The Question No Child Will Ever Ask After November 8th

“Mommy, why are you shopping for a suit? Ladies don’t wear business suits. Only men do.”

Two years ago, my then 8-year-old daughter uttered this innocent comment while we searched through racks of pantsuits at our local Macy’s.


Alarming thoughts whirled around in my head while I pondered the countless ways I had failed as a mother. Shoving away the image of Gloria Steinem shaking her head in shame, I calmly replied, “What do you mean? Plenty of women wear business suits.”

“Mommy, you don’t have any suits, but daddy wears suits to work every day.”

I launched into an overly complicated explanation and then listed all the mommies we knew who wore business suits to work. I couldn’t blame my daughter for her confusion. It was true, I didn’t own a single pantsuit.

Repeated exposures to concepts and images are how children develop an understanding of their world. Two years ago, my daughter had not seen enough women in pantsuits for that optic to seep into her ‘visual rolodex.’ Today, I highly doubt that is the case for most children in our country.

I can already hear the critics saying, Who cares? What difference does it make if children see women in pantsuits? This is hardly a reason to vote for someone. I agree, which is one reason why we didn’t see Sarah Palin become the first female Vice President in 2008.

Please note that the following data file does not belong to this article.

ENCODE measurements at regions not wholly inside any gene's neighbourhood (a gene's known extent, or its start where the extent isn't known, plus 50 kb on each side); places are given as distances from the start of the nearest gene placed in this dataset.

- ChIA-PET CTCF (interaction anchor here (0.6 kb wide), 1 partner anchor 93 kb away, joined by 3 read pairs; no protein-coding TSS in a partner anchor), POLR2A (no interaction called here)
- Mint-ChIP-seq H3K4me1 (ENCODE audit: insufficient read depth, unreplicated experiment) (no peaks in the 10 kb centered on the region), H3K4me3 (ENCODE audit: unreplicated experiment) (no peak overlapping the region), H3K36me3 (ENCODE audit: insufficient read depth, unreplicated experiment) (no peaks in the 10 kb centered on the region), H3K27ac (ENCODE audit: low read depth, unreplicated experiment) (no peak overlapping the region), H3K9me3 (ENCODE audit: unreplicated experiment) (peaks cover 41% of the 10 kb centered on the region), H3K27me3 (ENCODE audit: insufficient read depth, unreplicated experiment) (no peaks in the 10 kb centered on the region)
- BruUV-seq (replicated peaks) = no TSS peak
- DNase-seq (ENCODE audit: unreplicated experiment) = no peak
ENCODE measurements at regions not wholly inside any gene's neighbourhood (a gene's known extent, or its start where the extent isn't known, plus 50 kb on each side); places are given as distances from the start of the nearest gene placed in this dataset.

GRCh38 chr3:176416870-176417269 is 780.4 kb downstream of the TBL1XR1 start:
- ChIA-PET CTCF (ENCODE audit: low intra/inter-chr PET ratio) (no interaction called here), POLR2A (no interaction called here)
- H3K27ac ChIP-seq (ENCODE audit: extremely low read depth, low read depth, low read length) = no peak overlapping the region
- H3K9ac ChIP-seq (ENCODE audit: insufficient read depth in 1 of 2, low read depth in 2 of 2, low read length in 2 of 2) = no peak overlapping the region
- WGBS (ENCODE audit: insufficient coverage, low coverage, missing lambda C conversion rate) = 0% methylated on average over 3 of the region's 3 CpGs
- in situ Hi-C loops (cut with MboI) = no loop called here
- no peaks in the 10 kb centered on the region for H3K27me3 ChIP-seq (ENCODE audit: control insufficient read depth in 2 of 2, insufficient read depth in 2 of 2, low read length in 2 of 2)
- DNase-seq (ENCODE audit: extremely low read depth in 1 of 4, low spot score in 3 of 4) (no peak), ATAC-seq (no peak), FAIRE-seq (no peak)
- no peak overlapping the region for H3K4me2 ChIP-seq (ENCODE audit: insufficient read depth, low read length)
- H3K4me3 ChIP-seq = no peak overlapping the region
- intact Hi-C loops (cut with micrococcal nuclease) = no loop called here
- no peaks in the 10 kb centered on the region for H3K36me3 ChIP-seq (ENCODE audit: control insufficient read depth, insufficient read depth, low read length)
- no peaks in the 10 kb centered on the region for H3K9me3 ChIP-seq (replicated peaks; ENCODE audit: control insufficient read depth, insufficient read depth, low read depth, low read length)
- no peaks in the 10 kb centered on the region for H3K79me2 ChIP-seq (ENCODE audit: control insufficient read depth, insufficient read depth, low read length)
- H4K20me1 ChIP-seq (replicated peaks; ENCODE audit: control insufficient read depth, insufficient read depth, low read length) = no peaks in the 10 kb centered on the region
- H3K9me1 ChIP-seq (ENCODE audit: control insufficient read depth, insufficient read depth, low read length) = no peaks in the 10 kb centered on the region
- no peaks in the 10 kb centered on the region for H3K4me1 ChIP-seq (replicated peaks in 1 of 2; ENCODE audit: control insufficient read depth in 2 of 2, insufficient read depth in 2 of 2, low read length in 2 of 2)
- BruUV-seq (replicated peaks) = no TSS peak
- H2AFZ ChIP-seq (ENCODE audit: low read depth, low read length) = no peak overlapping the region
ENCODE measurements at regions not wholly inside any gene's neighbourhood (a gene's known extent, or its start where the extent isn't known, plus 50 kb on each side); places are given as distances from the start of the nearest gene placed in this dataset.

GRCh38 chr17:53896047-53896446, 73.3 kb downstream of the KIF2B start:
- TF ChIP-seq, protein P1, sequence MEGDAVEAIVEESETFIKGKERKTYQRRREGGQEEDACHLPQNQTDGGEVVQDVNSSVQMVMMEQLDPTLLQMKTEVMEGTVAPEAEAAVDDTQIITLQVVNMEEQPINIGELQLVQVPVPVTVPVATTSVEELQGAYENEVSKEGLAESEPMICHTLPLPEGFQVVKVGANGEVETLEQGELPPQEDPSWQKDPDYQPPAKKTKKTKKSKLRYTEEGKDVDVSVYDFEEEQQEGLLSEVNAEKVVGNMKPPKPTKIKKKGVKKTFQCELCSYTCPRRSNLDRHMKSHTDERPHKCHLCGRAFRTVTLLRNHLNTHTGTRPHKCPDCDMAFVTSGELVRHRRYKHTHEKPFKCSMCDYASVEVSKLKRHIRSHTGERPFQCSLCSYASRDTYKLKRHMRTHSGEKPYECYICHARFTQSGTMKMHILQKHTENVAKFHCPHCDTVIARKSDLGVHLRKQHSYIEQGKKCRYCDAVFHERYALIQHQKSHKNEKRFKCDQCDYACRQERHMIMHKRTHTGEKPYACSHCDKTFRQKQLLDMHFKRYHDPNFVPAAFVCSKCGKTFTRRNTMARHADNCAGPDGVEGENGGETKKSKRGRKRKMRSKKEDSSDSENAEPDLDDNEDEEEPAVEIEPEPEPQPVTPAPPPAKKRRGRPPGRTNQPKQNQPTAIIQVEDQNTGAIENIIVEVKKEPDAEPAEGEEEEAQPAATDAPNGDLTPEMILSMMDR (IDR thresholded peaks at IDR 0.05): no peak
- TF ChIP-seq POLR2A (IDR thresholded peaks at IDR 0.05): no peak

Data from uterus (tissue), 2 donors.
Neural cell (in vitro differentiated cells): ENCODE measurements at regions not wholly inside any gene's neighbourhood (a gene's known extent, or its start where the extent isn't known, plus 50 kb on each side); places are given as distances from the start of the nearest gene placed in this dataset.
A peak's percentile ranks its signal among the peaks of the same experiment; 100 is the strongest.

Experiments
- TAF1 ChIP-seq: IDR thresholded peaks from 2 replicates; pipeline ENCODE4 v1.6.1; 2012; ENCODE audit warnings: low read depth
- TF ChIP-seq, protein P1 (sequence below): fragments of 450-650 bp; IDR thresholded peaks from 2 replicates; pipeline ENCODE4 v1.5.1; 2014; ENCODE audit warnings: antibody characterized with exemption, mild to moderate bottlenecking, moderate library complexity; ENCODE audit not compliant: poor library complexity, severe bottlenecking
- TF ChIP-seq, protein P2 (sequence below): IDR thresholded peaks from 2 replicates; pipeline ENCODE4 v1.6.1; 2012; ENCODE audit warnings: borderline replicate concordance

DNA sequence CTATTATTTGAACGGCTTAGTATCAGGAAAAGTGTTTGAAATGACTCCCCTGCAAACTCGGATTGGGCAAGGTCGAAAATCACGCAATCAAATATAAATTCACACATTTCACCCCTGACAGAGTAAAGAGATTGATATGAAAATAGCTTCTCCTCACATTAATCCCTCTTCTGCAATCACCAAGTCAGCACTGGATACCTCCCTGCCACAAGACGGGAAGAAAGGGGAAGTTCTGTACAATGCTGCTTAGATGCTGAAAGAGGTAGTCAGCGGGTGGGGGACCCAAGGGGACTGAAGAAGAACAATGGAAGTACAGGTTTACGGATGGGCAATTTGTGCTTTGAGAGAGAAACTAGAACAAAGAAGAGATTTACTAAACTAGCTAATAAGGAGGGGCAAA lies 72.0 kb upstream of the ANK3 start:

Like it or not, a suit can still represent power, importance, professionalism, affluence, experience, education, and discipline. It pains me to think that my daughter may have subconsciously associated these adjectives exclusively with men. Hillary Clinton’s campaign has eradicated that false connotation for all present and future generations.

I know my little anecdote about shopping for a pantsuit with my daughter may seem like a negligible speck of dust on a vast globe during this critical election season. But just think for a moment about all the kids who’ve grown up in this country over the last 240 years. Now think about the images they’ve accumulated in their ‘visual rolodexes.’ Not one child has ever had the image of a real-life female United States President. I believe this is all about to change, and there’s nothing insignificant about it.


  • I’ve already given a past disclaimer that I’m not overly political. I don’t believe this is an article about politics. Read here my thoughts on that and on this election.
  • In case you’re wondering, I couldn’t find a pantsuit to fit my weird body, but I did come pretty close. Here’s some footage of me in my “wanabee pantsuit.” You better believe I made sure my daughter saw me wearing it!

Like what you just read? Check out my book: Does This Hospital Gown Come With Sequins?


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